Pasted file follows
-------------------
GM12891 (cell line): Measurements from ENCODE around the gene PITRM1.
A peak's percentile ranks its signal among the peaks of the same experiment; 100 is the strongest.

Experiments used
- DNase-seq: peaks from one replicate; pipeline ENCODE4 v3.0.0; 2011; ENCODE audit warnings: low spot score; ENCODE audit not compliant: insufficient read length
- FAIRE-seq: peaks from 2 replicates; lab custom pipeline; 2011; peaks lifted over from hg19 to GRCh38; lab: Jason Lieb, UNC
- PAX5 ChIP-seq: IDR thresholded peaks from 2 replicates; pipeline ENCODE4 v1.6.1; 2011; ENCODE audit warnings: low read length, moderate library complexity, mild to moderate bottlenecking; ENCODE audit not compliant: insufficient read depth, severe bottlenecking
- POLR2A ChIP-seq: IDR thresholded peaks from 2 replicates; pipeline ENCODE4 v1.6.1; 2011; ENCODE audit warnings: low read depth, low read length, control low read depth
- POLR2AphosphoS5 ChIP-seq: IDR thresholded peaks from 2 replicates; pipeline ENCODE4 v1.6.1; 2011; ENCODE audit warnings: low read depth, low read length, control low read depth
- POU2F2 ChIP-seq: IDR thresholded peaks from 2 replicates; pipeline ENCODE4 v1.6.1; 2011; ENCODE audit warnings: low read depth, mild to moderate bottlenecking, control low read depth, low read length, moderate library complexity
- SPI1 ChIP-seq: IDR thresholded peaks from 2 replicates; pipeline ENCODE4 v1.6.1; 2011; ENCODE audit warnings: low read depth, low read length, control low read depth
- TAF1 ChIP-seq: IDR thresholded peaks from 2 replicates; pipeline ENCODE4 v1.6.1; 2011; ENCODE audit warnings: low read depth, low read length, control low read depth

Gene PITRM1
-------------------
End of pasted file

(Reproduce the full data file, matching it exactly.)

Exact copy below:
GM12891 (cell line): Measurements from ENCODE around the gene PITRM1.
A peak's percentile ranks its signal among the peaks of the same experiment; 100 is the strongest.

Experiments used
- DNase-seq: peaks from one replicate; pipeline ENCODE4 v3.0.0; 2011; ENCODE audit warnings: low spot score; ENCODE audit not compliant: insufficient read length
- FAIRE-seq: peaks from 2 replicates; lab custom pipeline; 2011; peaks lifted over from hg19 to GRCh38; lab: Jason Lieb, UNC
- PAX5 ChIP-seq: IDR thresholded peaks from 2 replicates; pipeline ENCODE4 v1.6.1; 2011; ENCODE audit warnings: low read length, moderate library complexity, mild to moderate bottlenecking; ENCODE audit not compliant: insufficient read depth, severe bottlenecking
- POLR2A ChIP-seq: IDR thresholded peaks from 2 replicates; pipeline ENCODE4 v1.6.1; 2011; ENCODE audit warnings: low read depth, low read length, control low read depth
- POLR2AphosphoS5 ChIP-seq: IDR thresholded peaks from 2 replicates; pipeline ENCODE4 v1.6.1; 2011; ENCODE audit warnings: low read depth, low read length, control low read depth
- POU2F2 ChIP-seq: IDR thresholded peaks from 2 replicates; pipeline ENCODE4 v1.6.1; 2011; ENCODE audit warnings: low read depth, mild to moderate bottlenecking, control low read depth, low read length, moderate library complexity
- SPI1 ChIP-seq: IDR thresholded peaks from 2 replicates; pipeline ENCODE4 v1.6.1; 2011; ENCODE audit warnings: low read depth, low read length, control low read depth
- TAF1 ChIP-seq: IDR thresholded peaks from 2 replicates; pipeline ENCODE4 v1.6.1; 2011; ENCODE audit warnings: low read depth, low read length, control low read depth

Gene PITRM1